The pursuit of such vendettas - which by the way we have witnessed in our own times also in the wiping out of whole villages, even cities, by way of retaliation - brings about the virtual collapse of society. We have seen it in our own country, in the sectarian violence promoted in the name of religion, in the collapse of the fabric of community life within certain areas of our cities, with the resulting unhappiness and longing to get away from it all on the part of many. It is striking how quickly even the first Christian communities became divided and partisan, some taking Paul's side, others that of Apollos, and so on, as described in the second reading from the Letter to the Corinthians. But tensions, it can be said also, seem to give more purpose to a community. They oblige people to spend more time in prayer, in dialogue, in working at the restoration of unity. "As the Lord has forgiven you," Saint Paul warns, "so you also must forgive. Put on love which binds everything together in perfect harmony. And le the peace of Christ rule in your hearts" (Col 3:12-18).


Other thinkers had said: "do not do to others what you would not have them do to you." That is perhaps the basic law of manners and politeness. Jesus, characteristically, goes beyond this: Do to others.. The Christian ethic is positive. It goes beyond "Thou shalt not.." to "Do..." It is activist. There is the story of the man who appeared at the gate of heaven asking to be let in. Saint Peter asked him why he thought he should be let in. The man answered: "my hands are clean." "Yes," answered Peter, "but they are empty!'

The Christian ethic always asks us to grow. Many people are puzzled and confused because Christian moral guides are sometimes slow to lay down a clear minimum which people must achieve to be justified. But Jesus asks for more. "If you love those who love you, what credit is that to you?" What is so special about that? Jesus asks for extra. We told his disciples: "unless your righteousness exceeds that of the scribes and Pharisees, you will never enter the kingdom of heaven." Yet with those who tried and failed he was full of sympathy and compassion. He will never say "enough," but he will not reject anyone who has failed and comes back to him.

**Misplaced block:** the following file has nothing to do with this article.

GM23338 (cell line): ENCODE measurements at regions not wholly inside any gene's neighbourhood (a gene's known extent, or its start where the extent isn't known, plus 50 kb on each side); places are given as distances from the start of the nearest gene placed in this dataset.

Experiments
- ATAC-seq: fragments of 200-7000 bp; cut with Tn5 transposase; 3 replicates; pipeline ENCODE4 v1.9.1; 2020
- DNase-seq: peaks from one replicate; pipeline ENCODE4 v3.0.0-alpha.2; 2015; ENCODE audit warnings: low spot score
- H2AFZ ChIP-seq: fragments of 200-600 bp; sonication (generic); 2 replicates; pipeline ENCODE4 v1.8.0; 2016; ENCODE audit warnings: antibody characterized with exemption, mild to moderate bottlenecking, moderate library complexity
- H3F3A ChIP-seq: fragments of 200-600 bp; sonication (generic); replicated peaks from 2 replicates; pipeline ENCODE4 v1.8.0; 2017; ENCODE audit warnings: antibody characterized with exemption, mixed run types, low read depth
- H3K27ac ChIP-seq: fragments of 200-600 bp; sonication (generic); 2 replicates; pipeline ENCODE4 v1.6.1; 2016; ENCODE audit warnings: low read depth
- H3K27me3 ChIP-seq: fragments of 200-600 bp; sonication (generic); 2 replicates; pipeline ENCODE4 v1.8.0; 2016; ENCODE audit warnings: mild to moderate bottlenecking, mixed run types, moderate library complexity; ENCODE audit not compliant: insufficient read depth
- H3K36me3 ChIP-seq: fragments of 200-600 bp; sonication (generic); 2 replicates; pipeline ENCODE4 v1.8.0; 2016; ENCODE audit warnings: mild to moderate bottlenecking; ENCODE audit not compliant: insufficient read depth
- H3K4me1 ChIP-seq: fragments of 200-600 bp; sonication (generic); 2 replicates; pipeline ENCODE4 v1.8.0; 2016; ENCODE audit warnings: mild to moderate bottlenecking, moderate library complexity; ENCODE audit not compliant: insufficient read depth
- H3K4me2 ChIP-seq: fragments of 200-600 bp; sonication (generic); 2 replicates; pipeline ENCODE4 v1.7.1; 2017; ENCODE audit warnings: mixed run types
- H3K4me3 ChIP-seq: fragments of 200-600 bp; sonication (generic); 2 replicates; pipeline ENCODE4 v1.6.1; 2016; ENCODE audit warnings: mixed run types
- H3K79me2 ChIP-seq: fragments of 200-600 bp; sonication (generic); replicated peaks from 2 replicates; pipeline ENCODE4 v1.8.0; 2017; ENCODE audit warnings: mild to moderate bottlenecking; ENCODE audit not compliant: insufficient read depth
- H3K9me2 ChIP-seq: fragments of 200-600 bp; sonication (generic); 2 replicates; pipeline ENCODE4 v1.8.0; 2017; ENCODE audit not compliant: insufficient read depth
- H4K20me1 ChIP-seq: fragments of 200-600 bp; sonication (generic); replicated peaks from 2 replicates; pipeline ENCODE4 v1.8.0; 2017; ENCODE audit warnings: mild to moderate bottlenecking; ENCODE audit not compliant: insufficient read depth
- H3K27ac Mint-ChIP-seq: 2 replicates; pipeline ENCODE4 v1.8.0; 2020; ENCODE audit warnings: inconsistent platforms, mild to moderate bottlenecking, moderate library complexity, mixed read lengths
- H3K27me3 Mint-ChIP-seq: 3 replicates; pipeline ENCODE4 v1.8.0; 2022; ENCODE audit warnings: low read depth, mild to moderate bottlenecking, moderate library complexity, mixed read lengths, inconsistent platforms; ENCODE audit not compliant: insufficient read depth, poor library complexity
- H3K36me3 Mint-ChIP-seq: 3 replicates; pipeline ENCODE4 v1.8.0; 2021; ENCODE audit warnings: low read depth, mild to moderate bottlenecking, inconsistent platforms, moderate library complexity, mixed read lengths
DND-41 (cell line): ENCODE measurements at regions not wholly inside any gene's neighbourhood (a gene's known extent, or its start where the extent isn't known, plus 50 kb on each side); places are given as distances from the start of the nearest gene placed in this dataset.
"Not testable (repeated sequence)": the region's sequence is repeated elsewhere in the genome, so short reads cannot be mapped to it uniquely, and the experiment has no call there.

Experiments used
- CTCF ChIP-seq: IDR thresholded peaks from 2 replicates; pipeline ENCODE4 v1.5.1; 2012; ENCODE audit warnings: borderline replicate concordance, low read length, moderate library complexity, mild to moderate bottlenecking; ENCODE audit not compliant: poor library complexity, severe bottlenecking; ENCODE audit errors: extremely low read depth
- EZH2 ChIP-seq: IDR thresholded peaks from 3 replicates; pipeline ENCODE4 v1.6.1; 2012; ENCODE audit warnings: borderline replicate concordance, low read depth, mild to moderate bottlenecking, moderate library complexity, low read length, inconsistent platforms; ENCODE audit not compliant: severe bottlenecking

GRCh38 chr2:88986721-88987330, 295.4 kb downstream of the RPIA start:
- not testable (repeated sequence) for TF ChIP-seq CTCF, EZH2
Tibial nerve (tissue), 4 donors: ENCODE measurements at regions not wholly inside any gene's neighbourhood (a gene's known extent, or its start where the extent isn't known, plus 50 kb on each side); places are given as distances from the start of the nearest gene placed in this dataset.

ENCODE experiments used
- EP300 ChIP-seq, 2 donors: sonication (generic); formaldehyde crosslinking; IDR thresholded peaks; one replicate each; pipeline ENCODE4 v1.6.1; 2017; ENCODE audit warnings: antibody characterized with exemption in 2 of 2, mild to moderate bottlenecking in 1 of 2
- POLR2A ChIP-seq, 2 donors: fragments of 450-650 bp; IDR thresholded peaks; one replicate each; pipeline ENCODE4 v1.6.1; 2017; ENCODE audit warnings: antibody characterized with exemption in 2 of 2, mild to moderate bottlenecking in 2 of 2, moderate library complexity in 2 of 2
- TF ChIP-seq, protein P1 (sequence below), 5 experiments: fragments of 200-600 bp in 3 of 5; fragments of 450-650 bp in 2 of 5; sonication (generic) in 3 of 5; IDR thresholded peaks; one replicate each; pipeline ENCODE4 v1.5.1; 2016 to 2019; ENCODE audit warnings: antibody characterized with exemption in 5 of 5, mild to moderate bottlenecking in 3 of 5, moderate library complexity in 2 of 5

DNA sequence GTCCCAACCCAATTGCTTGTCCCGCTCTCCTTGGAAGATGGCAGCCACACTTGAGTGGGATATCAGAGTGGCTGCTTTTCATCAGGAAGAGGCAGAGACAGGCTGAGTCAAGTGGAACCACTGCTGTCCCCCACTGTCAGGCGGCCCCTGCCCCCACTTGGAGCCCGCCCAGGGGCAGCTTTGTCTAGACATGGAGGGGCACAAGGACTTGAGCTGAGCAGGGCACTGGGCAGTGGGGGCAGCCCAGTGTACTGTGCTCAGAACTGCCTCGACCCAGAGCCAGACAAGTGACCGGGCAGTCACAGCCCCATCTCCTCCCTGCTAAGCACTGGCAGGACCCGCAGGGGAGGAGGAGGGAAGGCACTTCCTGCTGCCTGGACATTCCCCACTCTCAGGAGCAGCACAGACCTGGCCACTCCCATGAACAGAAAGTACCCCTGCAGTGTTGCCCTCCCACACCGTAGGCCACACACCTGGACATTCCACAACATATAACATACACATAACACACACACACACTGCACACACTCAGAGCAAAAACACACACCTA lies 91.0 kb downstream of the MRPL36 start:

Some people see life in terms of survival of the fittest, or 'dog-eat-dog'. David had his chance to kill his enemy before his enemy killed him, as Saul fully intended to do. But he held back and he would not take Saul's life. The temptation to violence is an easy one. The world is full of wars and violent confrontations. We yield too readily to our instincts of aggression, whether it is the great aggression where nation confronts nation in a balance of terror, or violent confrontations between groups of citizens, or violence in the home. Education in peaceful means of solving interpersonal and intercommunal difficulties is one of the greatest needs of our age. The way is open to Christians to start to learn more about non-violent means of solving conflicts and becomes peacemakers.

Mercy is God's primary characteristic - even of the "Old Testament God" whom many commentators, following some Christian heretics, prefer to portray as harsh and cruel. Our psalm, which comes from the Old Testament emphasises that God is not the seeker of vengeance that many people imagine him to be. He is not waiting and anxious to punish each and every fault, but he is concerned only to remove our sins and to make us one with him.